Ever since the beginning of the year we have been saying that in order for the Fed to unleash QE, stocks have to drop by 20-30% to give political cover to the Fed (and/or ECB) to engage in another round of wanton currency destruction. Because while on one hand the temptation to boost stocks is so very high in an election year, the threat to one's presidential re-election chances that soaring gas prices late into the summer does, is simply far too big to be ignored. Yet here we are: stocks are just 4% off their 2012 highs, even as bonds are near all time low yields, and mortgages are at their all time lows. As such, even with the latest batch of economic data coming in simply atrocious, the Fed finds itself in a Catch 22 - it wants to help the stock market hoping that in itself will boost the "economy", yet it knows what more QE here will do to the priced of gold and inflation expectations: something which as Hilsenrath himself said yesterday does not compute, as it runs against everything "Economic textbooks" teach. What is more important, is that the market, like a true addict, is oblivious to any of these considerations, and has priced in a massive bout of Quantitative Easing to be announced tomorrow at 2:15 pm. There is one problem though: has the market, by pricing in QE on every down day - the only buying catalyst in the past month have been hopes of more QE - made QE impossible? Observe the following chart from SocGen which shows 6 month forward equity vol. What is obvious is that due to precisely being priced in, QE is now virtually unfeasible, irrelevant of what Goldman and its "FLOW QE" model tell us. As SocGen simply states: "More stress is needed to trigger ample policy response."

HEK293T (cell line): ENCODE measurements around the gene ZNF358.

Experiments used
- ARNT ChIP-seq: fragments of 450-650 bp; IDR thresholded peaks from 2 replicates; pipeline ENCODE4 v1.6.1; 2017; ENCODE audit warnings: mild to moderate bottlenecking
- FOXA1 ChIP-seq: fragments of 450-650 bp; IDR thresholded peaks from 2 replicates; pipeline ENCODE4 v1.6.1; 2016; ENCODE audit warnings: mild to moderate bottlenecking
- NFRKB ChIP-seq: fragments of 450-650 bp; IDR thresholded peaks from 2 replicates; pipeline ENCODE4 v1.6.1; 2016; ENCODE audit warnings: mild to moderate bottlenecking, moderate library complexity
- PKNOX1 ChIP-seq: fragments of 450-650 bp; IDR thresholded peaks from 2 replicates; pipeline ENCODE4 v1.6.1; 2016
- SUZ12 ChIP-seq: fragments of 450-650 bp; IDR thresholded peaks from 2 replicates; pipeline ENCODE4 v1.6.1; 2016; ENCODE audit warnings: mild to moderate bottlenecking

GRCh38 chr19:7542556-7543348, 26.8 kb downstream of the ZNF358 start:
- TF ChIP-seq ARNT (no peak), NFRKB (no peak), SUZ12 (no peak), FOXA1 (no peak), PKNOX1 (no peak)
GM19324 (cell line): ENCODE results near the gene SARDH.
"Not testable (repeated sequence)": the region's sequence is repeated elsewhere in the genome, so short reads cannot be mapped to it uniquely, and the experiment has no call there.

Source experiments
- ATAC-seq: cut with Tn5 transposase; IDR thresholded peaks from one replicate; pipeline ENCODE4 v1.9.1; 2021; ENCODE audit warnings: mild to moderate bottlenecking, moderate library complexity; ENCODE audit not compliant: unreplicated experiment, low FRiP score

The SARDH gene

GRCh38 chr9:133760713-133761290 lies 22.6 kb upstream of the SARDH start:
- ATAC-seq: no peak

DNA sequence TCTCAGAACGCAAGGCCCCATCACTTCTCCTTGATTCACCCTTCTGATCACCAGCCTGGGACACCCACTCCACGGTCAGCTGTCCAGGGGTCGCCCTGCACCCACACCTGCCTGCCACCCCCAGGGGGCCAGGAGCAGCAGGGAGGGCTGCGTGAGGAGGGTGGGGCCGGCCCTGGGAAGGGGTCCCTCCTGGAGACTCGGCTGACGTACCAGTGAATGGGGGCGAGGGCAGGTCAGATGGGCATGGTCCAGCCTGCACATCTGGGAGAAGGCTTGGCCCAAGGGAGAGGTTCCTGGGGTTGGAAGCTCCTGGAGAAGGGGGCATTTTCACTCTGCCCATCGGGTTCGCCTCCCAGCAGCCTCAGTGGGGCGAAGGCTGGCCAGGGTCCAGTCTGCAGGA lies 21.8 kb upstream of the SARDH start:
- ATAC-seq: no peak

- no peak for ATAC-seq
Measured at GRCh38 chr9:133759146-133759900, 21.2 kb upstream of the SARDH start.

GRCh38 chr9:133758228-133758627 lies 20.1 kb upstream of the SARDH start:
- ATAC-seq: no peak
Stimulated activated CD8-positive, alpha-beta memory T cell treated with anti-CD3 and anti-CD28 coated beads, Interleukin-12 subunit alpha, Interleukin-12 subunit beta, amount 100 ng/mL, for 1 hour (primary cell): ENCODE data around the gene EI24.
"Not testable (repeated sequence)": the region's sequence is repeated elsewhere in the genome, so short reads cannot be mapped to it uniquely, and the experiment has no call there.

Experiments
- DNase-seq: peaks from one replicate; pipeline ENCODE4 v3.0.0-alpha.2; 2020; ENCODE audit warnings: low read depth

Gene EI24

Nobody could have possibly foreseen that the Guardian was literally pulling BS out of its ass: